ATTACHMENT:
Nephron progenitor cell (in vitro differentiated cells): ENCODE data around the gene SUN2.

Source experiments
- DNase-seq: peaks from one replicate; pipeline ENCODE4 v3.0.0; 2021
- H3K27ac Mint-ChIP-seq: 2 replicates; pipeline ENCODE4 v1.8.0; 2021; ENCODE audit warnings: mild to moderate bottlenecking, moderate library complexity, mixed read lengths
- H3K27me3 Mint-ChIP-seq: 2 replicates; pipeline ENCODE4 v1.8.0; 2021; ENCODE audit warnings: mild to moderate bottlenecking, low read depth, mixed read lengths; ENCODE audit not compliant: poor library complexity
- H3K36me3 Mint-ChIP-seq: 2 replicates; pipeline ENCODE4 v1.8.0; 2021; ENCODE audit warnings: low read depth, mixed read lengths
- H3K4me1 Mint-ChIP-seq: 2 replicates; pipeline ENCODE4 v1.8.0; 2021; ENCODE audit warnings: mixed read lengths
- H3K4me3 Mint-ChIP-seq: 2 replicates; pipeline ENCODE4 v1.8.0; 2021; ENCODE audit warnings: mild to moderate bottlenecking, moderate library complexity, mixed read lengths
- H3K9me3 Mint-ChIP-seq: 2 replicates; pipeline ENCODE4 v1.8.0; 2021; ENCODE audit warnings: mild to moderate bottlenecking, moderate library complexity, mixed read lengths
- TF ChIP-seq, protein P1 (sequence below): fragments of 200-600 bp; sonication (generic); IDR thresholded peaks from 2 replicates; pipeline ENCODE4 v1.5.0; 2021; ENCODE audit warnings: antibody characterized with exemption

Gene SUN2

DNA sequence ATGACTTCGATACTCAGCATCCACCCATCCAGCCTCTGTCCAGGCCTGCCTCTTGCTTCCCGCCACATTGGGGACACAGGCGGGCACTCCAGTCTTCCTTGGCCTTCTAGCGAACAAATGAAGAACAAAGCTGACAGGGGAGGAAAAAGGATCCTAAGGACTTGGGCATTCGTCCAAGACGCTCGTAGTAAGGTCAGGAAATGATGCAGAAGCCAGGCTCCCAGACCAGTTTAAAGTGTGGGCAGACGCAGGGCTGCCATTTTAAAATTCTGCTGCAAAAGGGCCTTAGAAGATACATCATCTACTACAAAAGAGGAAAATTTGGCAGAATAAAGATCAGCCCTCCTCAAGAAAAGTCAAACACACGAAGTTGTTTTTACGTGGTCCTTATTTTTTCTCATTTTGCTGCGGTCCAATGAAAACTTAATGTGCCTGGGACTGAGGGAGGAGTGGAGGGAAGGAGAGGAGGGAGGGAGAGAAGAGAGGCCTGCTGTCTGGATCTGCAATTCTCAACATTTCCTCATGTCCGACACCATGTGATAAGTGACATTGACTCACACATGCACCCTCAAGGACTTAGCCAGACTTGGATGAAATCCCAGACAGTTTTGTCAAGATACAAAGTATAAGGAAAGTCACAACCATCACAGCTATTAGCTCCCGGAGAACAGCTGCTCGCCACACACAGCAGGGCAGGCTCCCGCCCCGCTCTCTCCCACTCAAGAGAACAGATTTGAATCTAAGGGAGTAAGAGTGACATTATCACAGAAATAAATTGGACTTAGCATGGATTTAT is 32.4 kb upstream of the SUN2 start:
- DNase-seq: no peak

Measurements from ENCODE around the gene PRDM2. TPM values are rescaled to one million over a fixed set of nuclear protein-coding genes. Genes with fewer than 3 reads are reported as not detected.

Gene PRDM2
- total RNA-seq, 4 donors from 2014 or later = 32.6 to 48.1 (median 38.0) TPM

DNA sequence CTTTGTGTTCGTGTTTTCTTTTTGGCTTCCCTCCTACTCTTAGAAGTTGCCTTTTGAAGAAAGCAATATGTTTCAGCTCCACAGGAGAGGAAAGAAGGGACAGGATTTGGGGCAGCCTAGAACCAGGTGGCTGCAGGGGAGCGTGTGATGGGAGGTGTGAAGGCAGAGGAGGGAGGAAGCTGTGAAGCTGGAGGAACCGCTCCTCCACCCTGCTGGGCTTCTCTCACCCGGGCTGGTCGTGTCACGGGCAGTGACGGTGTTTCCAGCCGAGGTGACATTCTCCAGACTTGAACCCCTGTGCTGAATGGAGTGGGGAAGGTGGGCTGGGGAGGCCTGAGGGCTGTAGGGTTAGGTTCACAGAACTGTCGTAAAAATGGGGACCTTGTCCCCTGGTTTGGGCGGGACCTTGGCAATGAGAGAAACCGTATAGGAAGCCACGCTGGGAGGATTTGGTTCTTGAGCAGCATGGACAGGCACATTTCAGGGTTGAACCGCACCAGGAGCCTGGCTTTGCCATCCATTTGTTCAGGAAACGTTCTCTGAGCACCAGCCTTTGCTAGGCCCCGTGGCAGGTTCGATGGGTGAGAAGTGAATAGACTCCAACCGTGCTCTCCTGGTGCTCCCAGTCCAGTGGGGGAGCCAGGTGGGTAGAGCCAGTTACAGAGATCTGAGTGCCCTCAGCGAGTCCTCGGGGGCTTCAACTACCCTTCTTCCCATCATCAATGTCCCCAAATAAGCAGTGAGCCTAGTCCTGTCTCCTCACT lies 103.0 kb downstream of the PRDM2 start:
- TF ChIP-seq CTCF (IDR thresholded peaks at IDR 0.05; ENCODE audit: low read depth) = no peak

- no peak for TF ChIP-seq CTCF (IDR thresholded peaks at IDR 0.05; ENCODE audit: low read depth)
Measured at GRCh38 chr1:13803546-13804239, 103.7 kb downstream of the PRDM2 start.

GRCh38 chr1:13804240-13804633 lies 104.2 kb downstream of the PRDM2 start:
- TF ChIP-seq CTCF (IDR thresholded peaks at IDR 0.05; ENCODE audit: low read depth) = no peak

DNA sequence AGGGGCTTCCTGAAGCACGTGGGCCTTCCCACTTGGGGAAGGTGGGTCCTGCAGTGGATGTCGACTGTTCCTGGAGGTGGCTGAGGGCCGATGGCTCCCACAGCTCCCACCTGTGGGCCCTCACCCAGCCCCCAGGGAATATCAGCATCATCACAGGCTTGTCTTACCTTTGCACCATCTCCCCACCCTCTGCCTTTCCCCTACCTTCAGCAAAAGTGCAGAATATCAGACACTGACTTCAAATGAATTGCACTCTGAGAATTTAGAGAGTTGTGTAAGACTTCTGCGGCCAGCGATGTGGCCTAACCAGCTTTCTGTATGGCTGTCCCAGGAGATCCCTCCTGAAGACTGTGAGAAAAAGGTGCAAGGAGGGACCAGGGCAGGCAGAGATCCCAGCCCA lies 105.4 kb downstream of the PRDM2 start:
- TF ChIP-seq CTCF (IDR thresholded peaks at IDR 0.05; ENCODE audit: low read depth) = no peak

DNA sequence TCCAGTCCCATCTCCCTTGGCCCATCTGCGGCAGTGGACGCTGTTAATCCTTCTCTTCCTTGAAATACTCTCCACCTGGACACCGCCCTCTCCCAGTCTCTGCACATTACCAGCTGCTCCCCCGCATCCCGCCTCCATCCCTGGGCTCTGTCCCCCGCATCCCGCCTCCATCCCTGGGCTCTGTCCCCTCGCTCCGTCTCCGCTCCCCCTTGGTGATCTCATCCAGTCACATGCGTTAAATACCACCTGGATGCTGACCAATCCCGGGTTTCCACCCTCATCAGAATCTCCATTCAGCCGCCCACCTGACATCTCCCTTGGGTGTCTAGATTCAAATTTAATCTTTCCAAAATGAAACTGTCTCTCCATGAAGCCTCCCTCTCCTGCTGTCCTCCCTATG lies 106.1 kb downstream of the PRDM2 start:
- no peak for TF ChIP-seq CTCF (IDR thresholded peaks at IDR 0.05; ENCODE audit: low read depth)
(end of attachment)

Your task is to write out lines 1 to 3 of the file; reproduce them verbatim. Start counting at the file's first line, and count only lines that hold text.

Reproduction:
Nephron progenitor cell (in vitro differentiated cells): ENCODE data around the gene SUN2.

Source experiments
- DNase-seq: peaks from one replicate; pipeline ENCODE4 v3.0.0; 2021